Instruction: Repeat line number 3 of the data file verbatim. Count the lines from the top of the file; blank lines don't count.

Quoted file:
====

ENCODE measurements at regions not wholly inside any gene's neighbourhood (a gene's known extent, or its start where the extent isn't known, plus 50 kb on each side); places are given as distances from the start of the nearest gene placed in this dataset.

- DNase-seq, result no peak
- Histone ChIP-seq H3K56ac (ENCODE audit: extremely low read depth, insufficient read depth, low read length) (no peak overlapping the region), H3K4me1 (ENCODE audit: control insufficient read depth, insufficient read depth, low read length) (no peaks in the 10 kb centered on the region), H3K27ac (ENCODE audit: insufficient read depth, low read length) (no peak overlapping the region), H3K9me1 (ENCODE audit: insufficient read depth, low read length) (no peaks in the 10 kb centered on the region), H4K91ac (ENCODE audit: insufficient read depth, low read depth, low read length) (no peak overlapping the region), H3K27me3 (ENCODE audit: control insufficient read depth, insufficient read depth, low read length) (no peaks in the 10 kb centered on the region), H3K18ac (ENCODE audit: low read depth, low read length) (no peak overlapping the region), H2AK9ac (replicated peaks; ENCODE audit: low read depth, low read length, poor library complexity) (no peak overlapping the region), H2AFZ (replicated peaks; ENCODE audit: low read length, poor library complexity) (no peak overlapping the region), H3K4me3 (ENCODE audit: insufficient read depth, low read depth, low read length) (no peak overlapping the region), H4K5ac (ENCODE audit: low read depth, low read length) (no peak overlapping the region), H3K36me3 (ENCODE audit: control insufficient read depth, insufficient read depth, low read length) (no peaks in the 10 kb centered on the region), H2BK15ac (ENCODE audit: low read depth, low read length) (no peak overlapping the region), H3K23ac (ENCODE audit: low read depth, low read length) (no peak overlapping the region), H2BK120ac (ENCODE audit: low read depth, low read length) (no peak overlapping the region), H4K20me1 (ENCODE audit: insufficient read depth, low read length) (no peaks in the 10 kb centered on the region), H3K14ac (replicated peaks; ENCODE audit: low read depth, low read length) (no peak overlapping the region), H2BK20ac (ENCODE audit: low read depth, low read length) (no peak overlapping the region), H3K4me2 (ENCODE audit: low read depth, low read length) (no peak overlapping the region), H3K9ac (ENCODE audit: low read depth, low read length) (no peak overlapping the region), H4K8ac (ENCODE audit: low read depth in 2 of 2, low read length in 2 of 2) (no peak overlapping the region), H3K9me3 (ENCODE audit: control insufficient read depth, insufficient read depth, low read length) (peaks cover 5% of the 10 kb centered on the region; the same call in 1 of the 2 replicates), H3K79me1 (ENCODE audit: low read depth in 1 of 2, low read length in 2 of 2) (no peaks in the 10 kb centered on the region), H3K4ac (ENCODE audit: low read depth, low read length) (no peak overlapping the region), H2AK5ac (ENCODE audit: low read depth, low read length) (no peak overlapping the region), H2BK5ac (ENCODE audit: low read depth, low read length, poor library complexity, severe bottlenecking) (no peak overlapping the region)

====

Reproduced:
- Histone ChIP-seq H3K56ac (ENCODE audit: extremely low read depth, insufficient read depth, low read length) (no peak overlapping the region), H3K4me1 (ENCODE audit: control insufficient read depth, insufficient read depth, low read length) (no peaks in the 10 kb centered on the region), H3K27ac (ENCODE audit: insufficient read depth, low read length) (no peak overlapping the region), H3K9me1 (ENCODE audit: insufficient read depth, low read length) (no peaks in the 10 kb centered on the region), H4K91ac (ENCODE audit: insufficient read depth, low read depth, low read length) (no peak overlapping the region), H3K27me3 (ENCODE audit: control insufficient read depth, insufficient read depth, low read length) (no peaks in the 10 kb centered on the region), H3K18ac (ENCODE audit: low read depth, low read length) (no peak overlapping the region), H2AK9ac (replicated peaks; ENCODE audit: low read depth, low read length, poor library complexity) (no peak overlapping the region), H2AFZ (replicated peaks; ENCODE audit: low read length, poor library complexity) (no peak overlapping the region), H3K4me3 (ENCODE audit: insufficient read depth, low read depth, low read length) (no peak overlapping the region), H4K5ac (ENCODE audit: low read depth, low read length) (no peak overlapping the region), H3K36me3 (ENCODE audit: control insufficient read depth, insufficient read depth, low read length) (no peaks in the 10 kb centered on the region), H2BK15ac (ENCODE audit: low read depth, low read length) (no peak overlapping the region), H3K23ac (ENCODE audit: low read depth, low read length) (no peak overlapping the region), H2BK120ac (ENCODE audit: low read depth, low read length) (no peak overlapping the region), H4K20me1 (ENCODE audit: insufficient read depth, low read length) (no peaks in the 10 kb centered on the region), H3K14ac (replicated peaks; ENCODE audit: low read depth, low read length) (no peak overlapping the region), H2BK20ac (ENCODE audit: low read depth, low read length) (no peak overlapping the region), H3K4me2 (ENCODE audit: low read depth, low read length) (no peak overlapping the region), H3K9ac (ENCODE audit: low read depth, low read length) (no peak overlapping the region), H4K8ac (ENCODE audit: low read depth in 2 of 2, low read length in 2 of 2) (no peak overlapping the region), H3K9me3 (ENCODE audit: control insufficient read depth, insufficient read depth, low read length) (peaks cover 5% of the 10 kb centered on the region; the same call in 1 of the 2 replicates), H3K79me1 (ENCODE audit: low read depth in 1 of 2, low read length in 2 of 2) (no peaks in the 10 kb centered on the region), H3K4ac (ENCODE audit: low read depth, low read length) (no peak overlapping the region), H2AK5ac (ENCODE audit: low read depth, low read length) (no peak overlapping the region), H2BK5ac (ENCODE audit: low read depth, low read length, poor library complexity, severe bottlenecking) (no peak overlapping the region)